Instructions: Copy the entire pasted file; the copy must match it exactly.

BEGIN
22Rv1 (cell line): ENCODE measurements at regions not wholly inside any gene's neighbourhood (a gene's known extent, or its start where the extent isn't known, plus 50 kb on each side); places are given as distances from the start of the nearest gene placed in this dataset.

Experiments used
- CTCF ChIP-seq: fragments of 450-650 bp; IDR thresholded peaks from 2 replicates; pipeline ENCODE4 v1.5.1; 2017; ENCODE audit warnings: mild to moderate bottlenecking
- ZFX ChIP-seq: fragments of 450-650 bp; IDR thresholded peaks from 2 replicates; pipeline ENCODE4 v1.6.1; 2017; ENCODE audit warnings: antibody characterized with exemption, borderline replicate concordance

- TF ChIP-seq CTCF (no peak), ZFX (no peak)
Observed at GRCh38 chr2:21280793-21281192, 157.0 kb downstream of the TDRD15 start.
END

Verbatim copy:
22Rv1 (cell line): ENCODE measurements at regions not wholly inside any gene's neighbourhood (a gene's known extent, or its start where the extent isn't known, plus 50 kb on each side); places are given as distances from the start of the nearest gene placed in this dataset.

Experiments used
- CTCF ChIP-seq: fragments of 450-650 bp; IDR thresholded peaks from 2 replicates; pipeline ENCODE4 v1.5.1; 2017; ENCODE audit warnings: mild to moderate bottlenecking
- ZFX ChIP-seq: fragments of 450-650 bp; IDR thresholded peaks from 2 replicates; pipeline ENCODE4 v1.6.1; 2017; ENCODE audit warnings: antibody characterized with exemption, borderline replicate concordance

- TF ChIP-seq CTCF (no peak), ZFX (no peak)
Observed at GRCh38 chr2:21280793-21281192, 157.0 kb downstream of the TDRD15 start.